giovedì, Aprile 18, 2024

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PCOS pill: the new drug “shoots” fertility back to order

Polycystic ovarian syndrome (PCOS) is very common in girls and women of reproductive age and is a major cause of female subfertility. While no treatment is authorized for PCOS, about 98% of the girls who have it, regardless of whether they are sexually active, take a combined oral contraceptive pill that contains an estrogen and a progestin. In adolescent girls with PCOS, bringing the amount of abdominal visceral fat and liver fat to normal ovulation restoration, normalizes the symptoms of excess androgen and can help prevent future subfertility, suggests new research from Spain. In a study conducted at the University of Barcelona, ​​Dr. Ibáñez and her colleagues enrolled 36 young women with PCOS who on average were 16 years of age, were non-obese and not sexually active. They had had their first menstrual cycle at least two years ago; and their excessive hair and irregular menstruation could not be attributed to specific causes.

Participants were randomized to receive one of the two drug combinations per day: some took a combined oral contraceptive pill containing 20 mcg ethinylestradiol + 100 mg levonorgestrel; others took SPIOMET (spironolactone 50 mg + pioglitazone 7.5 mg + and metformin 850 mg). The girls were also encouraged to exercise regularly and follow a Mediterranean diet. They took the drugs for 12 months and were followed without intervention for another 12 months. Referring to menstrual diaries and weekly measurements of salivary progesterone, the researchers counted the number of two-stage ovulations: between 3 and 6 months after treatment and between 9 and 12 months after treatment. The authors also assessed body composition; the amount of abdominal, visceral and hepatic fat; thickness of the carotid artery; blood markers such as cholesterol, androgens, insulin and other cardiovascular health indicators.

Prior to treatment, young women with PCOS had more visceral and hepatic fat than the corresponding age controls, as well as higher androgens and insulin and altered cardiovascular markers. During treatment, those taking SPIOMET normalized more hepatic and visceral fat, insulin and cardiovascular health markers; and after treatment, these values ​​remained more normal in girls who took SPIOMET than those with oral contraceptives. Compared to oral contraceptives, SPIOMET was followed by an ovulation rate of 2.5 times higher and a prevalence 6 times higher than normal ovulation; and the risk of having abnormally few ovulations was 65% lower. The girls who lost more hepatic fat were the ones who ovulated more after treatment.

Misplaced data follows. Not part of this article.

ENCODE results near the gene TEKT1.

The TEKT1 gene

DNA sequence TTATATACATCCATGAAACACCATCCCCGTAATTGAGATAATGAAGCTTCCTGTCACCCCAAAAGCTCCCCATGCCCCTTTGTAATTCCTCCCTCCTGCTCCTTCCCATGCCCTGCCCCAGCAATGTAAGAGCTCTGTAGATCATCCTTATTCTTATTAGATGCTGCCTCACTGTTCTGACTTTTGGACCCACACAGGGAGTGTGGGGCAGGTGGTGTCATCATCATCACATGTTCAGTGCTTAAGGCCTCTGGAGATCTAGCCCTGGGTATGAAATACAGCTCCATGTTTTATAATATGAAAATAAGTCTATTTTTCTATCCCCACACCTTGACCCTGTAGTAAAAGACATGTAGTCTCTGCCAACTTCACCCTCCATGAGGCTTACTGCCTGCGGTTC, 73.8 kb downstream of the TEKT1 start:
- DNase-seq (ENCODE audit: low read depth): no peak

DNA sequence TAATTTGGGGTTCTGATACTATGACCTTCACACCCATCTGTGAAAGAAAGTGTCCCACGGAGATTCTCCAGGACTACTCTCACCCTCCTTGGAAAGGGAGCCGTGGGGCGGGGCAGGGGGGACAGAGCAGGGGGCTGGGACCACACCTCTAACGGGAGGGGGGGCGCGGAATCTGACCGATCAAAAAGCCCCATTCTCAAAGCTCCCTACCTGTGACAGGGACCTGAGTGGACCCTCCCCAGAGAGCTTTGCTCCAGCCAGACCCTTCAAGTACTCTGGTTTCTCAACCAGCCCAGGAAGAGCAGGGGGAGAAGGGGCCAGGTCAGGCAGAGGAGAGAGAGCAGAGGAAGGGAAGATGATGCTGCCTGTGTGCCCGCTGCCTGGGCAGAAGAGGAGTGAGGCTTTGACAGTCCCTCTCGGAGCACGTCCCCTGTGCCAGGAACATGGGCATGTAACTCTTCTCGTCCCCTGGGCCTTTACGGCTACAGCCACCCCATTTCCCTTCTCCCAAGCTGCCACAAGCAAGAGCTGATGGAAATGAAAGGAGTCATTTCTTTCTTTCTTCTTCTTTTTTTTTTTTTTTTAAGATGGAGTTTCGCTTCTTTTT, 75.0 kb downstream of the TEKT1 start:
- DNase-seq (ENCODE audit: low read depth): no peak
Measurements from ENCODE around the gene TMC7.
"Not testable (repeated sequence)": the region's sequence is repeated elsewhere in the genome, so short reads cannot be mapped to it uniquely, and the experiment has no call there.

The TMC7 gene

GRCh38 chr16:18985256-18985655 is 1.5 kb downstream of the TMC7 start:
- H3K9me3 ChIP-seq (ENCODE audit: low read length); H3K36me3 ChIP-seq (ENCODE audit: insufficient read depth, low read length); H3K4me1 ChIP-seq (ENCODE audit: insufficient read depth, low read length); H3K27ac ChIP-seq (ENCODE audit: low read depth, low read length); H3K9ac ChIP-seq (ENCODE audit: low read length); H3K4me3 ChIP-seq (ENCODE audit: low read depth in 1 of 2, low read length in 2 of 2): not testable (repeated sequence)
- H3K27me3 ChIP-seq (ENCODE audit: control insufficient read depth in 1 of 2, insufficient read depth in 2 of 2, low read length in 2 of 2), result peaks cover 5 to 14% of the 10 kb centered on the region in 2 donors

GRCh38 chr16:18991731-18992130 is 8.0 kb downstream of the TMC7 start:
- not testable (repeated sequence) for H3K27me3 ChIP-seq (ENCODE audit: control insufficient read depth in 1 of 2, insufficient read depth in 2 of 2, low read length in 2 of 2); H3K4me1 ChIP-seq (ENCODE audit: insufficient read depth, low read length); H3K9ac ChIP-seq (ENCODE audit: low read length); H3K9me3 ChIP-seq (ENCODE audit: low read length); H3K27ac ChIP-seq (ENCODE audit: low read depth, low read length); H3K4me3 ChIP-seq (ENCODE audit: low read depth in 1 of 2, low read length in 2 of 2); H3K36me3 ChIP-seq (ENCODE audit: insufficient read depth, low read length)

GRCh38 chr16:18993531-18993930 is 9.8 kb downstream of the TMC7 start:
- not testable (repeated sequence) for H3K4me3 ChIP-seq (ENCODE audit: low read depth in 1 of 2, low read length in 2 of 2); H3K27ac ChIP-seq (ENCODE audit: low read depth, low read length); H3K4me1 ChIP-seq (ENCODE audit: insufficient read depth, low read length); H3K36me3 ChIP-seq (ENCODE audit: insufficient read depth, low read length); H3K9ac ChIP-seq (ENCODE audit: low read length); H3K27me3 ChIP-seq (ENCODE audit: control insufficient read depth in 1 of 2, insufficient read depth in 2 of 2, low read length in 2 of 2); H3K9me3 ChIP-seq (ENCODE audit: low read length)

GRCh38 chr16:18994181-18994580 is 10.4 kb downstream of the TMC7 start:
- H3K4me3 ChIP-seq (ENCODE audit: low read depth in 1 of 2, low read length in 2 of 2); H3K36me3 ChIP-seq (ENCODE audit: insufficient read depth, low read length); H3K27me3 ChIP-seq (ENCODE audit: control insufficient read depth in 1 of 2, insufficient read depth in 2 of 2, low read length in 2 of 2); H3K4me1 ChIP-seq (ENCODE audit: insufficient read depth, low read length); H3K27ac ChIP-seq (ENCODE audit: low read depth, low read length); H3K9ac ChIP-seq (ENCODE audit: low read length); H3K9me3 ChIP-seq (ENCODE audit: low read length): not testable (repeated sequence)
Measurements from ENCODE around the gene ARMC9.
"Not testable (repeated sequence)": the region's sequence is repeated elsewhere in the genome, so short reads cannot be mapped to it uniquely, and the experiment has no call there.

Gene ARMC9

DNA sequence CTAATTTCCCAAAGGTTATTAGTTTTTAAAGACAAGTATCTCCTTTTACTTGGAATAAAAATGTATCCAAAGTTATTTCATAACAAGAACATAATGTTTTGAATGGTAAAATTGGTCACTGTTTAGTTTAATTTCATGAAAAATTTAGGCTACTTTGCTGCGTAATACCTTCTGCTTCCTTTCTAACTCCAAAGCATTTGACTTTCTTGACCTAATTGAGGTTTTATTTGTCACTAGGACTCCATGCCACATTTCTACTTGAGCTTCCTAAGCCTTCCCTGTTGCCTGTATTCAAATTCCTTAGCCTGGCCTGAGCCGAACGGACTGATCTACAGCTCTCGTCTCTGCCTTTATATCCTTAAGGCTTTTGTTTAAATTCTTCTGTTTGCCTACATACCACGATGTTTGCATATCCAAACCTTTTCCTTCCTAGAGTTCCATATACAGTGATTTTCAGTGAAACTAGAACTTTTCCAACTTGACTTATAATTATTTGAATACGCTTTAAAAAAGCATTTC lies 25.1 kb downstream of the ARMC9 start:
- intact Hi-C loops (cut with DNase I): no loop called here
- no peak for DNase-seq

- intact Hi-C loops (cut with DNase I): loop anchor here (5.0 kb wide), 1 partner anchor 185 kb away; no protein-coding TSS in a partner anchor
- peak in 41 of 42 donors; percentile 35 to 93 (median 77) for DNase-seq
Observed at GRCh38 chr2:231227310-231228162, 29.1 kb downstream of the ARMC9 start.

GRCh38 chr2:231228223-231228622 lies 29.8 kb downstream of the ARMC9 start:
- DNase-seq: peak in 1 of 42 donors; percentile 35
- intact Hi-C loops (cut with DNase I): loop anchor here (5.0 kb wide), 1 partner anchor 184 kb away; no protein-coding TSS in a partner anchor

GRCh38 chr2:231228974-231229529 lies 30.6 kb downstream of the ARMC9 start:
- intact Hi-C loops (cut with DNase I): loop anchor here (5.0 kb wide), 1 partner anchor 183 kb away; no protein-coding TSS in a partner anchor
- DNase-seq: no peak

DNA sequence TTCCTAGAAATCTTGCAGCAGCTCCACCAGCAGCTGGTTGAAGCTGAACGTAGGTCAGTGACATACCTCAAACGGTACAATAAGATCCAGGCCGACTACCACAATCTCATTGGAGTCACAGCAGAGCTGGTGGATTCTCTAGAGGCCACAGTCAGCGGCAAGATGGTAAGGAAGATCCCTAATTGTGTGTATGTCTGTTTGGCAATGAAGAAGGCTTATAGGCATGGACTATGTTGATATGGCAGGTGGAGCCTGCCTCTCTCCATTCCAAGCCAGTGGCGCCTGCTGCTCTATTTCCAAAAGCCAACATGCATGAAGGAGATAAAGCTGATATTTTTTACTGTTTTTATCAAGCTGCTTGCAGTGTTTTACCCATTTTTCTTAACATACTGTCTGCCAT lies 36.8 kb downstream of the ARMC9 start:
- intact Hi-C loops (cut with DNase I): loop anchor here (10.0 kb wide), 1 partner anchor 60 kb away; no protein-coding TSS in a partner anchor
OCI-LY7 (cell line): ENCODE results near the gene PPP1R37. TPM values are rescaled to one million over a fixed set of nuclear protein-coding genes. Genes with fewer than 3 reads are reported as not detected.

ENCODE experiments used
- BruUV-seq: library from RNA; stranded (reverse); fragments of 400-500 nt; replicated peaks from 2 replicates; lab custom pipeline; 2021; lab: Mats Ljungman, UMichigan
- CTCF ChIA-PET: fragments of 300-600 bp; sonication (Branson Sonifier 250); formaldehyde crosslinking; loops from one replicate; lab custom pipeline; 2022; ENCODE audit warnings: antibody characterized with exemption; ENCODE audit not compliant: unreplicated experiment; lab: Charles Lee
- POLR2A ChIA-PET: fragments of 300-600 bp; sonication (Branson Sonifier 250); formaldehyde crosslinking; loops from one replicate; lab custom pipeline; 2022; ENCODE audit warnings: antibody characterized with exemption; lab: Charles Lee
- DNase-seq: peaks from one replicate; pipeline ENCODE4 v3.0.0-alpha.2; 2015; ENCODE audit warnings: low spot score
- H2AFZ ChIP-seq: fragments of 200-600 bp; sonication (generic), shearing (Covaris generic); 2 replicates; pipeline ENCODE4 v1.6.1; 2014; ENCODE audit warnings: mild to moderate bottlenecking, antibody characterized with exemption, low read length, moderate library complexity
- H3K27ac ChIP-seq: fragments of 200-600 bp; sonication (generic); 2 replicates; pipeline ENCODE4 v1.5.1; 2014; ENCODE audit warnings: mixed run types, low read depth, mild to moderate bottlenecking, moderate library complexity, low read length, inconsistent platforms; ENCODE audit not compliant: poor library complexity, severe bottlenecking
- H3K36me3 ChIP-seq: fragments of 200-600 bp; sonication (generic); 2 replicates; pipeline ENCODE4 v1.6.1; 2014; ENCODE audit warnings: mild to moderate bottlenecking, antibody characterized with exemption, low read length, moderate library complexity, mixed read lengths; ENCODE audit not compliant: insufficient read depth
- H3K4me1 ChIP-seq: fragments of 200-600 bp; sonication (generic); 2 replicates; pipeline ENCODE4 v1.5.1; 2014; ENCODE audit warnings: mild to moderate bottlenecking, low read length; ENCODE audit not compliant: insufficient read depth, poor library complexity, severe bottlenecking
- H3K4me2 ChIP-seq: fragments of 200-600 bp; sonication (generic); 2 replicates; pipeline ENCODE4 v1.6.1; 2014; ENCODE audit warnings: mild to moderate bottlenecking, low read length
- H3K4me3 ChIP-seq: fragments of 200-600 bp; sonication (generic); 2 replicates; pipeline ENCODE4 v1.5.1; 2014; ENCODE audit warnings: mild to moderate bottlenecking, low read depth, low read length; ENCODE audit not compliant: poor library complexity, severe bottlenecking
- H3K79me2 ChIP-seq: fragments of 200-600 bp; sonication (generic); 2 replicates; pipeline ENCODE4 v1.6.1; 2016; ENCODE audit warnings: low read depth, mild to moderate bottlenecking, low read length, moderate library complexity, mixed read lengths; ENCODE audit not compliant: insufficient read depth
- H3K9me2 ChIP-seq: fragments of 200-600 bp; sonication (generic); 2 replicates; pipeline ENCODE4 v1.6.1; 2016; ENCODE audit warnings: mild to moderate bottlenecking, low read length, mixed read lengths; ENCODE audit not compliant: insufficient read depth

PCOS is usually associated with insulin resistanceRecent studies have reported that women with PCOS receiving metformin have improved pregnancy outcomes, and this has been attributed to its ability to reduce insulin resistance as well as hyperinsulinemia. The latter is the factor considered most responsible for the high presence of androgens (male hormones), which in turn cause hair, irregular menstruation and infertility to appear. Although all the mechanisms of metformin are not known, its presence can contribute to improving the maturation of oocytes in PCOS, exerting a definitive favorable effect on infertility due to an inefficient maturation of the oocytes. Dr. Ibáñez concluded: “If SPIOMET can restore ovulation rates after reducing excess fat, subsequent subfertility can be prevented in many women who today depend on costly and time-consuming fertility techniques to conceive.”

  • edited by Dr. Gianfrancesco Cormaci, PhD, specialist in Clinical Biochemistry.

Scientific references

Silvestris E et al. Reprod Biol Endocrinol. 2018 Mar 9;16(1):22.

Wikiera B et al. Pediatr Endocrinol Diabetes Metab. 2017; 23(4):204-208.

Saleem F, Rizvi SW. Cureus. 2017 Nov 13; 9(11):e1844.

Morley LC et al. Cochrane Database Syst Rev. 2017 Nov 29;11:CD003053.

Medeiros SF. Reprod Biol Endocrinol. 2017 Dec 8; 15(1):93.

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Dott. Gianfrancesco Cormaci
Dott. Gianfrancesco Cormaci
Laurea in Medicina e Chirurgia nel 1998, specialista in Biochimica Clinica dal 2002, ha conseguito dottorato in Neurobiologia nel 2006. Ex-ricercatore, ha trascorso 5 anni negli USA alle dipendenze dell' NIH/NIDA e poi della Johns Hopkins University. Guardia medica presso la casa di Cura Sant'Agata a Catania. In libera professione, si occupa di Medicina Preventiva personalizzata e intolleranze alimentari. Detentore di un brevetto per la fabbricazione di sfarinati gluten-free a partire da regolare farina di grano. Responsabile della sezione R&D della CoFood s.r.l. per la ricerca e sviluppo di nuovi prodotti alimentari, inclusi quelli a fini medici speciali.

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